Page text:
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Teen caught atop San Francisco 43-story skyscraper did it for social media, he says

A cityscape with skyscrapers under a clear blue sky, featuring the distinct Transamerica Pyramid in the distance.
A group of teens attempted to climb atop the building at 44 Montgomery St. on Tuesday. | Source: Justin Katigbak/The Standard

A group of teenagers was caught atop a 43-story downtown San Francisco skyscraper Tuesday afternoon, building security said.

The four teens were on top of 44 Montgomery St. in the city’s Financial District, according to building security, who refused to give a name as they were not authorized to speak to the press.

Officers detained two teenagers near the building after responding to a report of trespassers around 1:34 p.m., according to the San Francisco Police Department. Security told The Standard the two other teens got away.

One of the teens had a crowbar that was seized by police at around 3 p.m. Of the two teens who were detained by police, one was released from police custody to his mother, while the other was taken to the police station.

One of the teens, who spoke to The Standard on condition of anonymity, said he has been climbing buildings as a fun challenge for about a year and documenting his feats on social media. He noted that it was just him and one friend who went up to the top of the building on Montgomery Tuesday.

“I hid in this locked room for about an hour until I heard no sirens,” he said. “I exited the room and took the elevator down to the floor, but 10 building security [guards] got me to the floor as police came.”

Two police officers are standing by a bike on a sunny city sidewalk as people walk by.
San Francisco police detain a teen at the corner of Montgomery and Sutter streets on Tuesday. | Source: Joel Umanzor/The Standard

One of the officers, he added, put his handcuffs on too tight, which hurt his hands. He said he plans to get an X-ray on Wednesday to see if there’s any damage.

“The woman cop who was there was a lifesaver,” he said. “She loosened up the cuffs after I complained about it when the officer who put it on me said he didn’t care and wasn’t going to adjust it.”

The teen wouldn’t say how they gained access to the building. He said he was released from custody at a police station after his dad picked him up.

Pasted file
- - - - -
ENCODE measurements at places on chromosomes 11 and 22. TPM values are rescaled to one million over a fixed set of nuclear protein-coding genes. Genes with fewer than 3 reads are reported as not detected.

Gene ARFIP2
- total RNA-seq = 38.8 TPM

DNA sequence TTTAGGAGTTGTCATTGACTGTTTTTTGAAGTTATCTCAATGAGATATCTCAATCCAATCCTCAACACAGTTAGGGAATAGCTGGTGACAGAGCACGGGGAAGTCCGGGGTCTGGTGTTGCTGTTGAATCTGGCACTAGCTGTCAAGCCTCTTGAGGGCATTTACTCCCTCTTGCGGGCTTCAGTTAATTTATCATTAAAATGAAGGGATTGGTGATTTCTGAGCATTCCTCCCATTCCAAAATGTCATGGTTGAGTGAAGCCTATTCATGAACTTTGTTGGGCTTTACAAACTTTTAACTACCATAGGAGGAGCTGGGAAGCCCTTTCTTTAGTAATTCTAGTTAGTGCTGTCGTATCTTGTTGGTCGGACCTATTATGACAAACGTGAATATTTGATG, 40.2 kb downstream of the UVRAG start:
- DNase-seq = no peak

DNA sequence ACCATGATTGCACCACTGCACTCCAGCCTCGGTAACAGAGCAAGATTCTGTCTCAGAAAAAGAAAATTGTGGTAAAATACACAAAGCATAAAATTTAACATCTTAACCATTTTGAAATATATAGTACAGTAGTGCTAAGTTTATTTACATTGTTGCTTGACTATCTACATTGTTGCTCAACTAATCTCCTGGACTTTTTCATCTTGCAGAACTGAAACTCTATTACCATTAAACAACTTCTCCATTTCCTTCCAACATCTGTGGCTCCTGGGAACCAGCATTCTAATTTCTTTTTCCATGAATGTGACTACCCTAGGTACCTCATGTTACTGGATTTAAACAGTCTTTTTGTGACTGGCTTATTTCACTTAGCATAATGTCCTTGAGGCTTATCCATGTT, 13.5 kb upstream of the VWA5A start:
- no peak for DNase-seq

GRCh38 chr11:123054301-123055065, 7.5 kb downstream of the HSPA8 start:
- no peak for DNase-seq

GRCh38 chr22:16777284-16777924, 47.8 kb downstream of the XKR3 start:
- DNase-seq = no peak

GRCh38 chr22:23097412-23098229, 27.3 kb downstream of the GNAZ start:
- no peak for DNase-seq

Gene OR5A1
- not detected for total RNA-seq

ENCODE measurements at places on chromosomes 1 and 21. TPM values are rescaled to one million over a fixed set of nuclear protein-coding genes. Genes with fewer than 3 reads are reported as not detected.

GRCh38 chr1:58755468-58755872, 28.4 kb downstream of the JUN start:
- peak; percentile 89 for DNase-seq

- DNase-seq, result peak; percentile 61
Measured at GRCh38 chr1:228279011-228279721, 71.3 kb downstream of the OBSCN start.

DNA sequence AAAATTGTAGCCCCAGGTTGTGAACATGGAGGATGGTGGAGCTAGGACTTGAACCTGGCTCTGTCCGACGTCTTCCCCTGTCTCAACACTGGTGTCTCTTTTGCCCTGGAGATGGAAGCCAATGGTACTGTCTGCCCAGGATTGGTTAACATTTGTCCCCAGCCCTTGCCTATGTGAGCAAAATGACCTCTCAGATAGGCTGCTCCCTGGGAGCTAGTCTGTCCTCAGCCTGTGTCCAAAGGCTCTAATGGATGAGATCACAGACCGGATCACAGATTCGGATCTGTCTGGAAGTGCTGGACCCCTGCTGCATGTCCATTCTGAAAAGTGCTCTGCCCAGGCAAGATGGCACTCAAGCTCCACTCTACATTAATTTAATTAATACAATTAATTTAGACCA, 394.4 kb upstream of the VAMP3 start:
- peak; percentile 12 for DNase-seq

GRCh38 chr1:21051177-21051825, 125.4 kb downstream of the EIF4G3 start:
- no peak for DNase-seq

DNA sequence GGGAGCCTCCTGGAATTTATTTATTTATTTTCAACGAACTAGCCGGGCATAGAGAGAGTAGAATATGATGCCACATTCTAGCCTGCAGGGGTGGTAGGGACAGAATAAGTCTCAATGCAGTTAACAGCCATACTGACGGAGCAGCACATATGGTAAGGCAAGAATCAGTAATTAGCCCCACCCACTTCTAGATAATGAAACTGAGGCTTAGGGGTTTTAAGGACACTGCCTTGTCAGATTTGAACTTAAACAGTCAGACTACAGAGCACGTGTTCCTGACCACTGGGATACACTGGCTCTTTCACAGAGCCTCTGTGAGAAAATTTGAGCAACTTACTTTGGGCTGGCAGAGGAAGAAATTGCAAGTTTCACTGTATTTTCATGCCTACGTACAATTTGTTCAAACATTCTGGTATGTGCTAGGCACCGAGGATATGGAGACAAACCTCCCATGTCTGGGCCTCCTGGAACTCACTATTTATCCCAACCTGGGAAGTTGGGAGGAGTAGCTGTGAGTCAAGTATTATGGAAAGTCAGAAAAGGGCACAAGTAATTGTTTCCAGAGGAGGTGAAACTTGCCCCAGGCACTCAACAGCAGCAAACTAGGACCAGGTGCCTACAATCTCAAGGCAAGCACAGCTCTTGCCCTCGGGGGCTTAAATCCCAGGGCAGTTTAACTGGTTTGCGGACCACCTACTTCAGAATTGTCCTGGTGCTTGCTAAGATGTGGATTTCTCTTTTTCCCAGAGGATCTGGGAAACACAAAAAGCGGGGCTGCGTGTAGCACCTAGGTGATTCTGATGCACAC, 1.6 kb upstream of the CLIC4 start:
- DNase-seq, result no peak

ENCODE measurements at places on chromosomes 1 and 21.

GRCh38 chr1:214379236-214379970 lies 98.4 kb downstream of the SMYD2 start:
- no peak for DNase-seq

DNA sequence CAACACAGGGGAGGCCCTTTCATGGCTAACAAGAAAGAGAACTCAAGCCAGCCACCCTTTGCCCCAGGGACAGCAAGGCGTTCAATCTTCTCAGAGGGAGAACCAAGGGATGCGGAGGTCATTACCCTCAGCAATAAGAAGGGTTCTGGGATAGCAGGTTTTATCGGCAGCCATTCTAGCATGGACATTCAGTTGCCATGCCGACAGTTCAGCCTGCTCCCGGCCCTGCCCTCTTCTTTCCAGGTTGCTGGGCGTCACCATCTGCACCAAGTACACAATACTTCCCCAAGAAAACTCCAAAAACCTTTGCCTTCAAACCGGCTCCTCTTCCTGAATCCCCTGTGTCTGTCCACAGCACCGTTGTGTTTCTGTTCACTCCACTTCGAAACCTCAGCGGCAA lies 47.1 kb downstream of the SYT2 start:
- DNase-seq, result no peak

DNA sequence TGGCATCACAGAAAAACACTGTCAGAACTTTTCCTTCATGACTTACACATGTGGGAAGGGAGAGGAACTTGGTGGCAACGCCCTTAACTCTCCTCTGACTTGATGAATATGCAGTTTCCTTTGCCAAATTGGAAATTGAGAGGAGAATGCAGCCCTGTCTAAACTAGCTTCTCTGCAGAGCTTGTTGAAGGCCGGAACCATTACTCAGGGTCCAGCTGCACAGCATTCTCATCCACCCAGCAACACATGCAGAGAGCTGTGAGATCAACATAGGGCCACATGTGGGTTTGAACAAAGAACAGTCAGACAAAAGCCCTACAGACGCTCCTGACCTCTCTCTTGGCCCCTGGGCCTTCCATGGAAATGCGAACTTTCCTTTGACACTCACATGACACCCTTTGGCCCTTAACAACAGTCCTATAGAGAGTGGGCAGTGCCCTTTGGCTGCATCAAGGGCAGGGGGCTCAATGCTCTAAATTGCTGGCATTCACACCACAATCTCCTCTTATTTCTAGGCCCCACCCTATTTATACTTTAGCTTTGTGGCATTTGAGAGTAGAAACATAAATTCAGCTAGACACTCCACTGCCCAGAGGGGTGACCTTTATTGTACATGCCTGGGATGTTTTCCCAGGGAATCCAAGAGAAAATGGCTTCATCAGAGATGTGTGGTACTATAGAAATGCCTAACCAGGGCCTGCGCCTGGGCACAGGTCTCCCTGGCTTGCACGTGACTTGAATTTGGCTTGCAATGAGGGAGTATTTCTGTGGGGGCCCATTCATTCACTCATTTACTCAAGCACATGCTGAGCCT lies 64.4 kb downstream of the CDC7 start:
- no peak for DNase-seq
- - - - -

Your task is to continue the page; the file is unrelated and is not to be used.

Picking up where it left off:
Social media has recently popularized the performance of daring—and dangerous—stunts, like “surfing” trains. Earlier this year, two teens died within a matter of weeks after falling off BART trains in San Francisco.

“Please think about your parents. It’s so hard to lose a child; you’ll be gone, but your parents will be left in this world wondering why you did this,” said Marina Baran, whose son died on Jan. 29 after riding on top of a BART train on the edge of the city. “Taking such an unnecessary risk leaves me speechless.”

Her son, Daniel Baran, a 19-year-old Skyline College history student and Lowell High School graduate, had ambitions to attend law school. His Instagram account showed he had previously climbed onto the roof of San Francisco State University’s dorm buildings. His mother thinks he may have been inspired by others doing similar daring stunts, which they shared on social media.

Aerial view of city street between tall buildings, casting shadows, with visible cars and a rooftop patio.
One of the teens who was detained after going on top of the skyscraper said he's been scaling buildings and documenting his feats on social media for about a year. | Source: Justin Katigbak/The Standard

The teen added that exploring San Francisco’s urban landscape has gotten more difficult in recent months as buildings have increased their security measures.

“It used to be really chill in the Bay Area,” he said. “No alarms, no cameras, but now it’s everywhere. It’s terrible.”

The San Francisco District Attorney’s Office did not immediately respond to The Standard’s questions about whether the teens would be charged with a crime.

Garrett Leahy can be reached at